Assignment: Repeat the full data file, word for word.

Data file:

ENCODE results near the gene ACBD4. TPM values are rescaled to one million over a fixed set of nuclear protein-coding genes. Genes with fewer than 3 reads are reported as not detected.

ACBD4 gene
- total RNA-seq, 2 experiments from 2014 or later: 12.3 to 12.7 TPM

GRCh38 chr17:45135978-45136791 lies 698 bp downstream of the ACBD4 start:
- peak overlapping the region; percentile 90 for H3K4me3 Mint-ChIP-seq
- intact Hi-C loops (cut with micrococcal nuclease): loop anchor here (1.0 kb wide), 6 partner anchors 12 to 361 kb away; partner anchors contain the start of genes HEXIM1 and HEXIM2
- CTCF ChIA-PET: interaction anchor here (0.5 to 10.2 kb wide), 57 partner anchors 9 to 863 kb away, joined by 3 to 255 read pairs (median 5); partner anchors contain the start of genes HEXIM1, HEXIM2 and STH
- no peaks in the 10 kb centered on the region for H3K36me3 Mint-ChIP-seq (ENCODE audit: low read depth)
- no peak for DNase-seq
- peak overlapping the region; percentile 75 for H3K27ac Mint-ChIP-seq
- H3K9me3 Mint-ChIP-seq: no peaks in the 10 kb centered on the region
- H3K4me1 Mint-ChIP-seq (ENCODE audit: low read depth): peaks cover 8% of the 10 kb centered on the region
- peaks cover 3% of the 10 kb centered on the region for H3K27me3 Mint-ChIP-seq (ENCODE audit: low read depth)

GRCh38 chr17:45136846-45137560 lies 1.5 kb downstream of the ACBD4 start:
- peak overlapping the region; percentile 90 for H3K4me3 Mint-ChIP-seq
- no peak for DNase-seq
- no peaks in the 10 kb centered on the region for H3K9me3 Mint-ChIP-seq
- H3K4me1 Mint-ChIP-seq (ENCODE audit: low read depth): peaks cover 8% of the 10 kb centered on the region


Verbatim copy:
ENCODE results near the gene ACBD4. TPM values are rescaled to one million over a fixed set of nuclear protein-coding genes. Genes with fewer than 3 reads are reported as not detected.

ACBD4 gene
- total RNA-seq, 2 experiments from 2014 or later: 12.3 to 12.7 TPM

GRCh38 chr17:45135978-45136791 lies 698 bp downstream of the ACBD4 start:
- peak overlapping the region; percentile 90 for H3K4me3 Mint-ChIP-seq
- intact Hi-C loops (cut with micrococcal nuclease): loop anchor here (1.0 kb wide), 6 partner anchors 12 to 361 kb away; partner anchors contain the start of genes HEXIM1 and HEXIM2
- CTCF ChIA-PET: interaction anchor here (0.5 to 10.2 kb wide), 57 partner anchors 9 to 863 kb away, joined by 3 to 255 read pairs (median 5); partner anchors contain the start of genes HEXIM1, HEXIM2 and STH
- no peaks in the 10 kb centered on the region for H3K36me3 Mint-ChIP-seq (ENCODE audit: low read depth)
- no peak for DNase-seq
- peak overlapping the region; percentile 75 for H3K27ac Mint-ChIP-seq
- H3K9me3 Mint-ChIP-seq: no peaks in the 10 kb centered on the region
- H3K4me1 Mint-ChIP-seq (ENCODE audit: low read depth): peaks cover 8% of the 10 kb centered on the region
- peaks cover 3% of the 10 kb centered on the region for H3K27me3 Mint-ChIP-seq (ENCODE audit: low read depth)

GRCh38 chr17:45136846-45137560 lies 1.5 kb downstream of the ACBD4 start:
- peak overlapping the region; percentile 90 for H3K4me3 Mint-ChIP-seq
- no peak for DNase-seq
- no peaks in the 10 kb centered on the region for H3K9me3 Mint-ChIP-seq
- H3K4me1 Mint-ChIP-seq (ENCODE audit: low read depth): peaks cover 8% of the 10 kb centered on the region